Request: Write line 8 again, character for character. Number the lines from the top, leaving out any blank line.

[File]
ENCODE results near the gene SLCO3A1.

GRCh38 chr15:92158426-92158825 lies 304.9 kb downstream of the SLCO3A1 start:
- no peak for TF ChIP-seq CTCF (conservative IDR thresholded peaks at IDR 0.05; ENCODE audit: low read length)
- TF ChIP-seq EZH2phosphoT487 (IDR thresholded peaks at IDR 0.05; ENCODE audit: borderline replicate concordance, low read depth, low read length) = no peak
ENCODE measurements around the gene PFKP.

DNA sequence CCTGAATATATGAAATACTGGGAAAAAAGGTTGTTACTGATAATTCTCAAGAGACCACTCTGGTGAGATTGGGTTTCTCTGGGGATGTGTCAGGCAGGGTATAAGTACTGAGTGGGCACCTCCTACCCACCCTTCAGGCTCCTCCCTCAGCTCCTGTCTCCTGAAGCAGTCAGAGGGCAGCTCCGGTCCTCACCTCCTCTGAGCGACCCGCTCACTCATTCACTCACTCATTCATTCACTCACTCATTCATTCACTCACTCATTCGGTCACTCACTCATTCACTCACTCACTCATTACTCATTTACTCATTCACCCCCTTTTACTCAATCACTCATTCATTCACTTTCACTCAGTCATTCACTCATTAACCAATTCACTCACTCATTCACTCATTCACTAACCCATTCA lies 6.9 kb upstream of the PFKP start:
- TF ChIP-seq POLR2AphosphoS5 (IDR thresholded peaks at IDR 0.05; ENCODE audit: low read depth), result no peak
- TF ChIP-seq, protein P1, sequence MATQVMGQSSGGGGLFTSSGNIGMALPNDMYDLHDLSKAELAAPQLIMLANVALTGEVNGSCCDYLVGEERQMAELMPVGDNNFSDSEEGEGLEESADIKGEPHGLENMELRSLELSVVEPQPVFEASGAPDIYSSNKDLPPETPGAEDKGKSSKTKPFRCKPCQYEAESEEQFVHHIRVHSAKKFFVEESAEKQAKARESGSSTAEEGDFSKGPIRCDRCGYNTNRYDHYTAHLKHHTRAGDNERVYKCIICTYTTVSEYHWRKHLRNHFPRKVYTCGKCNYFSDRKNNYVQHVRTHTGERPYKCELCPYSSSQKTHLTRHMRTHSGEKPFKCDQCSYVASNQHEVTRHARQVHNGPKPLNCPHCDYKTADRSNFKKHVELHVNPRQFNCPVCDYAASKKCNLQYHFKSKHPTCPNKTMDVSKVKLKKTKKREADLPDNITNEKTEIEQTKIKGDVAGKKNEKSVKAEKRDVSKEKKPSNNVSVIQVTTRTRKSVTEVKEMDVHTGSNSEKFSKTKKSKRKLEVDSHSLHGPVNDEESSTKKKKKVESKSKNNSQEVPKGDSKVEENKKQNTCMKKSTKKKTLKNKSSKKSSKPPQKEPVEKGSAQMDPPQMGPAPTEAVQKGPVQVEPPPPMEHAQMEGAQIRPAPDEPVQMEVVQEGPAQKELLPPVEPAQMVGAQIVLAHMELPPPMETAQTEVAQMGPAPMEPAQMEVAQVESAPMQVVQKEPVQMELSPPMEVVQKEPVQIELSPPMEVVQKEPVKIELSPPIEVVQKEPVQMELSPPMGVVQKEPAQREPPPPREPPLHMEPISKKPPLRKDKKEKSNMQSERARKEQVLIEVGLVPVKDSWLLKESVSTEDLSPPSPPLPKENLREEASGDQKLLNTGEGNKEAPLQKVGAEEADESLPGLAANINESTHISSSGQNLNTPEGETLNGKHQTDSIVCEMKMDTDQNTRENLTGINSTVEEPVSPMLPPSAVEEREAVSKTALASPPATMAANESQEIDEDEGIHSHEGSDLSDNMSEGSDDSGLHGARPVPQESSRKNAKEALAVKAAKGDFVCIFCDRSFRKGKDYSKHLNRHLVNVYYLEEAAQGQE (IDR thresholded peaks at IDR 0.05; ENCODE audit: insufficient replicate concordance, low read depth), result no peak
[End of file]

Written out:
- TF ChIP-seq, protein P1, sequence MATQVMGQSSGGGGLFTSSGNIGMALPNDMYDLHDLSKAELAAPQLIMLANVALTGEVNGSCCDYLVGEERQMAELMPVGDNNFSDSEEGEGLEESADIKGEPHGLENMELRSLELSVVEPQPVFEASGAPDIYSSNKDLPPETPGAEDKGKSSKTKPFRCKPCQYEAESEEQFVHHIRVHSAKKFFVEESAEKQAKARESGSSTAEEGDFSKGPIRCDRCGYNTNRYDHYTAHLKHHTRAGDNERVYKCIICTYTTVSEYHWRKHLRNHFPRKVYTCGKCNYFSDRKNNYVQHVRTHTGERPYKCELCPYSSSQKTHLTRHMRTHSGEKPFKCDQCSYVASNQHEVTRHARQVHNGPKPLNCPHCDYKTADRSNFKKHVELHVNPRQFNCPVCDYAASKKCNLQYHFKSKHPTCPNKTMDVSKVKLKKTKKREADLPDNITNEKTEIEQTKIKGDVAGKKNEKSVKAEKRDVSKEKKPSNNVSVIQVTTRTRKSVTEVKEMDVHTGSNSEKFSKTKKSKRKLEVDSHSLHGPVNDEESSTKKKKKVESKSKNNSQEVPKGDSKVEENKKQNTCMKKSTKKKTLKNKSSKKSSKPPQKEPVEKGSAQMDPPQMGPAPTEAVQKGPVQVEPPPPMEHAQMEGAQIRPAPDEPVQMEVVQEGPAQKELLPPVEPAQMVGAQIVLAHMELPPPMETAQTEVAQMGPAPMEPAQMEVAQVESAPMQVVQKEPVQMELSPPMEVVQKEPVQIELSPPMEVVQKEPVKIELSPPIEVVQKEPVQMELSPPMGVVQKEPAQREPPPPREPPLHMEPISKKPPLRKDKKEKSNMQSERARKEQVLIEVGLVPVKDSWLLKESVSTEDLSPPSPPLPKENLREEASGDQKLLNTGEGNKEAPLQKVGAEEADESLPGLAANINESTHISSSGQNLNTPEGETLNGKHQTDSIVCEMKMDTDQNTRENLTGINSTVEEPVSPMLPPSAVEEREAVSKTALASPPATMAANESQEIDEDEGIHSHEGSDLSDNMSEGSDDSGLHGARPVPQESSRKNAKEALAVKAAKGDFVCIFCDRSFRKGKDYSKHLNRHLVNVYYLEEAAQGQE (IDR thresholded peaks at IDR 0.05; ENCODE audit: insufficient replicate concordance, low read depth), result no peak